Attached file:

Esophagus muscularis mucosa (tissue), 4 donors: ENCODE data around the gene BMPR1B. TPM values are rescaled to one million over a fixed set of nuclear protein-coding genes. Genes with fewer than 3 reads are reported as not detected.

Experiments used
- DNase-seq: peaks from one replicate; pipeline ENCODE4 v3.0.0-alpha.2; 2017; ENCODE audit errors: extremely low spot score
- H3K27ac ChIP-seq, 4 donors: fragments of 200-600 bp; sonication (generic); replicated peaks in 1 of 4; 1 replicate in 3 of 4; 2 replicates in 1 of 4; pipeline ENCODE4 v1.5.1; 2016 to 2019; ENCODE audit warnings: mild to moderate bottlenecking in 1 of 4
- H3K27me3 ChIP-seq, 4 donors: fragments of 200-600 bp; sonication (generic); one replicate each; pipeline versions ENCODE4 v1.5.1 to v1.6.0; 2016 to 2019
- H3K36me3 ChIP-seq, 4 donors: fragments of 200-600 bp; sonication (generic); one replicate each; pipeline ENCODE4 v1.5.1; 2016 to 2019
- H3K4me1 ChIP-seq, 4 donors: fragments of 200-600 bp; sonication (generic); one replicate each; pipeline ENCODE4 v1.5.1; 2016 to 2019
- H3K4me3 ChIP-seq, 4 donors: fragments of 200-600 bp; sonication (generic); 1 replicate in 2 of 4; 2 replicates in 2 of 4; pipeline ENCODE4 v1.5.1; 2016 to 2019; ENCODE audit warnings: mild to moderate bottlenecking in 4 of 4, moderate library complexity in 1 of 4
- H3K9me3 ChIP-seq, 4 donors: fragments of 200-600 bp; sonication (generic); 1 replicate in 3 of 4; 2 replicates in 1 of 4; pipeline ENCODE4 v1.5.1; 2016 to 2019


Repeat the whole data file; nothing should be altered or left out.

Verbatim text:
Esophagus muscularis mucosa (tissue), 4 donors: ENCODE data around the gene BMPR1B. TPM values are rescaled to one million over a fixed set of nuclear protein-coding genes. Genes with fewer than 3 reads are reported as not detected.

Experiments used
- DNase-seq: peaks from one replicate; pipeline ENCODE4 v3.0.0-alpha.2; 2017; ENCODE audit errors: extremely low spot score
- H3K27ac ChIP-seq, 4 donors: fragments of 200-600 bp; sonication (generic); replicated peaks in 1 of 4; 1 replicate in 3 of 4; 2 replicates in 1 of 4; pipeline ENCODE4 v1.5.1; 2016 to 2019; ENCODE audit warnings: mild to moderate bottlenecking in 1 of 4
- H3K27me3 ChIP-seq, 4 donors: fragments of 200-600 bp; sonication (generic); one replicate each; pipeline versions ENCODE4 v1.5.1 to v1.6.0; 2016 to 2019
- H3K36me3 ChIP-seq, 4 donors: fragments of 200-600 bp; sonication (generic); one replicate each; pipeline ENCODE4 v1.5.1; 2016 to 2019
- H3K4me1 ChIP-seq, 4 donors: fragments of 200-600 bp; sonication (generic); one replicate each; pipeline ENCODE4 v1.5.1; 2016 to 2019
- H3K4me3 ChIP-seq, 4 donors: fragments of 200-600 bp; sonication (generic); 1 replicate in 2 of 4; 2 replicates in 2 of 4; pipeline ENCODE4 v1.5.1; 2016 to 2019; ENCODE audit warnings: mild to moderate bottlenecking in 4 of 4, moderate library complexity in 1 of 4
- H3K9me3 ChIP-seq, 4 donors: fragments of 200-600 bp; sonication (generic); 1 replicate in 3 of 4; 2 replicates in 1 of 4; pipeline ENCODE4 v1.5.1; 2016 to 2019